The control monitoring circuit is connected to a 110 volt source of power through leads 47, 48 and 49, lead 49 being connected to a ground 51. The leads 47 and 48 are connected to a push-pull double pole switch 52, the line 48 containing a fuse 53, and a signal light 54 is positioned across the lines 47, 48 prior to the switch. Beyond the switch a second signal light 55 is positioned between the lines 56 and 57; line 56 extending to the holding relay 46 with a branch line 58 leading to the pivoted arm 59 of a relay 61. The line 57 is connected to the timer motor 64 and a signal light 62 is connected between the line 56 and a line 63 leading from the other end of the coil of relay 46. The timer motor 64 provides a revolution over a predetermined time interval to a shaft 65 carrying a series of cams (not shown) to actuate the snap switches 66, 67, 68, 69, 70 and 71.
The line 63 from relay 46 extends to the contact of snap switch 67, which switch actuates the relay 46 to lift the empty cradle 44. Lines 72 and '73 extend from the bell 43 to a coil 74 of the relay 61 for a purpose to be later described. A line 75 extends between the normally open contact 76 of the relay 61 and the normally closed contact 77 of the snap switch 66. Also branch lines 78, 79 intersect lines 58 and 75, respectively, for a test switch 81. A line 82 extends between the normally closed contact 83 of the relay 61 and the normally open contact 84 of the snap switch 66. A line 85 extends from the switch 67 to one end of coil 86 of the timer motor 64, and a line 87 from snap switch 66 extends to the opposite end of coil 86.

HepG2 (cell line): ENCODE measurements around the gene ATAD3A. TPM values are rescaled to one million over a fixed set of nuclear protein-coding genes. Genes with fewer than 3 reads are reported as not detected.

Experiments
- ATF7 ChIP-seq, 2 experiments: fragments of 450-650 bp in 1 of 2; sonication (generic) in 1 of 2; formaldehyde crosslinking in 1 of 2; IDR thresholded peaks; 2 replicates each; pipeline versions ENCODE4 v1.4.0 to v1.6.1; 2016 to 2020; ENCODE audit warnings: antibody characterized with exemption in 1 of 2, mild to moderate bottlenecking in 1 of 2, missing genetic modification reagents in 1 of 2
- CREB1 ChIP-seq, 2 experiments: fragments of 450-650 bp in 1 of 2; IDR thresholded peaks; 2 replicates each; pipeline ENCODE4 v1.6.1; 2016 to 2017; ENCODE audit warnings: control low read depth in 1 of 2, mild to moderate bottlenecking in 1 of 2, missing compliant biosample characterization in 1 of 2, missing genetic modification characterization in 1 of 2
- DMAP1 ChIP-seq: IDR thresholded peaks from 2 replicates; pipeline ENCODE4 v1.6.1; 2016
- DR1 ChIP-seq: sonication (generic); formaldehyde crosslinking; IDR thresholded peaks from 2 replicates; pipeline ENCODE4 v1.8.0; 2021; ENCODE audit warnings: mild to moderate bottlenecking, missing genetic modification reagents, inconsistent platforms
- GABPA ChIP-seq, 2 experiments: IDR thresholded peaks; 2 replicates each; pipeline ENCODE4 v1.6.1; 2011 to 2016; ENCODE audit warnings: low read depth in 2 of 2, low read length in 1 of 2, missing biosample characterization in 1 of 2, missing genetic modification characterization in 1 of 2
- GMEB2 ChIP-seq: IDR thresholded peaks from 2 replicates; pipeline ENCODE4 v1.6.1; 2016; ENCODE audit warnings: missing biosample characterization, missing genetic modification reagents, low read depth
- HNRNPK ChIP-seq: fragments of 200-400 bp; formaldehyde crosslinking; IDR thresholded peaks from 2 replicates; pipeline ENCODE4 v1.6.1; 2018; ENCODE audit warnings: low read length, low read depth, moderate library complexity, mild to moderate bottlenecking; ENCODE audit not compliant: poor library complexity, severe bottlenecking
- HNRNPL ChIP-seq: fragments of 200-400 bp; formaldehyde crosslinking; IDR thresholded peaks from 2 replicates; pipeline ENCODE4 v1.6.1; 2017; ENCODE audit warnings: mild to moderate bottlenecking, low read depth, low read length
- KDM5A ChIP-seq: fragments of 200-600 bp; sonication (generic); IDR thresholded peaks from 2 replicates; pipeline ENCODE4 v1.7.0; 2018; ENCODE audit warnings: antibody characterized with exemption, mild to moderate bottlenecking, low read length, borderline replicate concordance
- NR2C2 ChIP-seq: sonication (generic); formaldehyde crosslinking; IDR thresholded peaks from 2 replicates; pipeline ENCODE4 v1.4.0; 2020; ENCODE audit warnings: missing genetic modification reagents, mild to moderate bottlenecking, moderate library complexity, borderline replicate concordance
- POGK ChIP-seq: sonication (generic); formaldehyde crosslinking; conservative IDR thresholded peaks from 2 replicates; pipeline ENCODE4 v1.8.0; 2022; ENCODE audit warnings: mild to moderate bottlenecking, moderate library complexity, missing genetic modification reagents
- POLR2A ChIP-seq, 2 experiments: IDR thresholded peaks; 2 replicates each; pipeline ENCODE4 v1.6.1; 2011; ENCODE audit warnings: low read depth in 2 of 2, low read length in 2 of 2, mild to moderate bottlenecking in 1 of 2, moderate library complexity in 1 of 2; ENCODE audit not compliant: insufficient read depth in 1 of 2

The snap switch 68 is connected through lines 88, 89 to a conductivity meter 91 and to a first buzzer 92 in parallel therewith. The conductivity meter 91 has a l v. source 93 and a conductivity sensor 94 inserted in the line 29. A pair of leads 95, 96 are connected to a solenoid 97 of the bleed valve 36 in the conduit 35 (HO. 1). The bleed valve 36 is actuated by the conductivity meter 91 when the sensor 94 indicates that the conductivity of the liquid in line 34 is above a prescribed minimum and water is bled through the line 35 and valve 36; makeup water entering the system 22 when the float 37 opens the valve 21 in conduit 19.
Snap switch 69 is connected through lines 98, 99 to a pH meter 101 having a 110 v. source 102 and pH sensor 103. A 6 volt battery 104 is connected in line 99 to actuate the high and low tone buzzers 105,106. The lead 98 is a common line to both buzzers and lines 107, 108 connect the buzzers to high and low contacts on the pH meter; the line 99 being connected to the common terminal. If the pH level is too high, the meter closes the circuit between lines 99 and 107 for actuation of the high buzzer 105. Likewise, a low pH level closes the circuit of lines 99 and 108 for actuation of low buzzer 106.